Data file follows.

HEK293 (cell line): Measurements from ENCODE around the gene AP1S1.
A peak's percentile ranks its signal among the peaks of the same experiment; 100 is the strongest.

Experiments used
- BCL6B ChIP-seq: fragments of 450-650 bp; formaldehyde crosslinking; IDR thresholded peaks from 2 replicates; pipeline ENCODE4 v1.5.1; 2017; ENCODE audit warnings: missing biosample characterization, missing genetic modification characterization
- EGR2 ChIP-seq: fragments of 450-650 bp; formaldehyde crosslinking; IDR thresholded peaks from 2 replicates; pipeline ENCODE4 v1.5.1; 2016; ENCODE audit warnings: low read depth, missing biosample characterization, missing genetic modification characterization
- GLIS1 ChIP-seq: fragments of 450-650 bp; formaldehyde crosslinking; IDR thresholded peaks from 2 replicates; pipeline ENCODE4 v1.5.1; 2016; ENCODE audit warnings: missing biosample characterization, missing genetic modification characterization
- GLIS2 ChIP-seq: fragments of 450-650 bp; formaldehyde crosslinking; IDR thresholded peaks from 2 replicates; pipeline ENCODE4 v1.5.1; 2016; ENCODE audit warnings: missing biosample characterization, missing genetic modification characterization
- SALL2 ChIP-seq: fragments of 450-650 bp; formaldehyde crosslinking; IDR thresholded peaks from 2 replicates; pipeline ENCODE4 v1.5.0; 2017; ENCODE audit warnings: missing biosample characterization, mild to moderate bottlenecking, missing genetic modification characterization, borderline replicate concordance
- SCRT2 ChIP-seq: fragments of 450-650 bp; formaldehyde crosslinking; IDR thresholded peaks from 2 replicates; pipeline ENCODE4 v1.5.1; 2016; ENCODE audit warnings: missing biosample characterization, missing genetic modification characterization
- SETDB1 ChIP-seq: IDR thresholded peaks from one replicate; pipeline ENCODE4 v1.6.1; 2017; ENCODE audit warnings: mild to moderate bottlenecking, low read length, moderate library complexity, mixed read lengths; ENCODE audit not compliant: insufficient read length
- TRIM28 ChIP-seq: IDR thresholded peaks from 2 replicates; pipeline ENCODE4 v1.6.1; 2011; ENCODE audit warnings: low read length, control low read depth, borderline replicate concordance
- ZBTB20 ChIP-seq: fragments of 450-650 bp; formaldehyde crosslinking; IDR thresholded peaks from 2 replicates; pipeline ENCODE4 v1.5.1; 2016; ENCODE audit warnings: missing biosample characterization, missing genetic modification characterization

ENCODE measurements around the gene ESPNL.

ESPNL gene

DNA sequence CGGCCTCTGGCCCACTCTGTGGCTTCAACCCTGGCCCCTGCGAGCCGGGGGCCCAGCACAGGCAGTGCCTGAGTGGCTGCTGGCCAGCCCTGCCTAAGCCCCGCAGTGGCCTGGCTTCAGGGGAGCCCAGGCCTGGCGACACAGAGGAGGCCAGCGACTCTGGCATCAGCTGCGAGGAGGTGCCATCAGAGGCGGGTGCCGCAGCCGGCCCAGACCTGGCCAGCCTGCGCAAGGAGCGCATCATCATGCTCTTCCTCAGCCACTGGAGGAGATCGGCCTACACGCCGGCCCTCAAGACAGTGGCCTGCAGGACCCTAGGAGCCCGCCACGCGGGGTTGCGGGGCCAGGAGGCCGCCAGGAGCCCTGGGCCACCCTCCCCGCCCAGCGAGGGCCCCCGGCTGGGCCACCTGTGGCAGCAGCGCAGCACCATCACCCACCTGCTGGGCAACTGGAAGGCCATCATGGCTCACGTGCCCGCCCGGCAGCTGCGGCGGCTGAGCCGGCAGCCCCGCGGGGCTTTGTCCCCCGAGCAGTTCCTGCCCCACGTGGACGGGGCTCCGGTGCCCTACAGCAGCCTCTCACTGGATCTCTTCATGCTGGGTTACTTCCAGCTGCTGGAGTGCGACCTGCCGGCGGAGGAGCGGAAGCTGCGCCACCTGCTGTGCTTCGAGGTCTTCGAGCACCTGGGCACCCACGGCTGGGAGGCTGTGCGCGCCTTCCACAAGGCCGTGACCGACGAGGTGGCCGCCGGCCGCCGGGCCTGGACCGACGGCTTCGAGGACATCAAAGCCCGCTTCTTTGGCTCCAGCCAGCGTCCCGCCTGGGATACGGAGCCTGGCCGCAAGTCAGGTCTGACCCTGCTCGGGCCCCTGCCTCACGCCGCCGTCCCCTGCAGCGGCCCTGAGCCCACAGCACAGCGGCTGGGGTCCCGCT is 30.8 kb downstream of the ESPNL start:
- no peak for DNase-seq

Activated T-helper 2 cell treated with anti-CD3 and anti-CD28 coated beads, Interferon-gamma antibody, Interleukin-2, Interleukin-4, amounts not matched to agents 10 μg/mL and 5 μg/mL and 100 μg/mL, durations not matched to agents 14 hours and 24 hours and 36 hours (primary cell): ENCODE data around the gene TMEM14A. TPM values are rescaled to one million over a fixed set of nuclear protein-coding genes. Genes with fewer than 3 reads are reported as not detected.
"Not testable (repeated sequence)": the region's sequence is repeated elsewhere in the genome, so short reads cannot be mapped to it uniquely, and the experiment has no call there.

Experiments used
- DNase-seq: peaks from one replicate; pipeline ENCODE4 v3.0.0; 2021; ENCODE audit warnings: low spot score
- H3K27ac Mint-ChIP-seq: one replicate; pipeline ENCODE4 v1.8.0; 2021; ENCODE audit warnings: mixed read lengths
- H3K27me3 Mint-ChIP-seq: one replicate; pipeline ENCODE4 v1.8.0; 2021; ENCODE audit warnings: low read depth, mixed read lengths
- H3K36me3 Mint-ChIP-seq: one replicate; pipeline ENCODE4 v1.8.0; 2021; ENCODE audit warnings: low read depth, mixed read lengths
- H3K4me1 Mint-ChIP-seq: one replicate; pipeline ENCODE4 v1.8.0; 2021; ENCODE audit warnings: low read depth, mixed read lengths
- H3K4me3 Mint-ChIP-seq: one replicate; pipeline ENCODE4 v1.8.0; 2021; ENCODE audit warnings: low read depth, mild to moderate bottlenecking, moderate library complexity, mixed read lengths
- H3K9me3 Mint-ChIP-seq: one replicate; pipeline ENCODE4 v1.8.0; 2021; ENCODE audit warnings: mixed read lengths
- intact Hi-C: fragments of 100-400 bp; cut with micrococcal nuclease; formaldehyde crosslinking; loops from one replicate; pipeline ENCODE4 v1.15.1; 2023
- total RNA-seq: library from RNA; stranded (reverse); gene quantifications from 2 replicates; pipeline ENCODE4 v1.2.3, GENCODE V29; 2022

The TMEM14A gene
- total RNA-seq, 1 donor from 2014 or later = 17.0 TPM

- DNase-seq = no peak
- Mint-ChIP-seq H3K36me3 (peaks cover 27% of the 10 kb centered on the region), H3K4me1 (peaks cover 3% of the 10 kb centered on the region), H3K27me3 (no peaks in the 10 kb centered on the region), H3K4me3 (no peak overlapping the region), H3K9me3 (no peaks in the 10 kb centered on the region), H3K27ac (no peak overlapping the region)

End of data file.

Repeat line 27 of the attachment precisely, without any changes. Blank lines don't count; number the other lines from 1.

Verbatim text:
- intact Hi-C: fragments of 100-400 bp; cut with micrococcal nuclease; formaldehyde crosslinking; loops from one replicate; pipeline ENCODE4 v1.15.1; 2023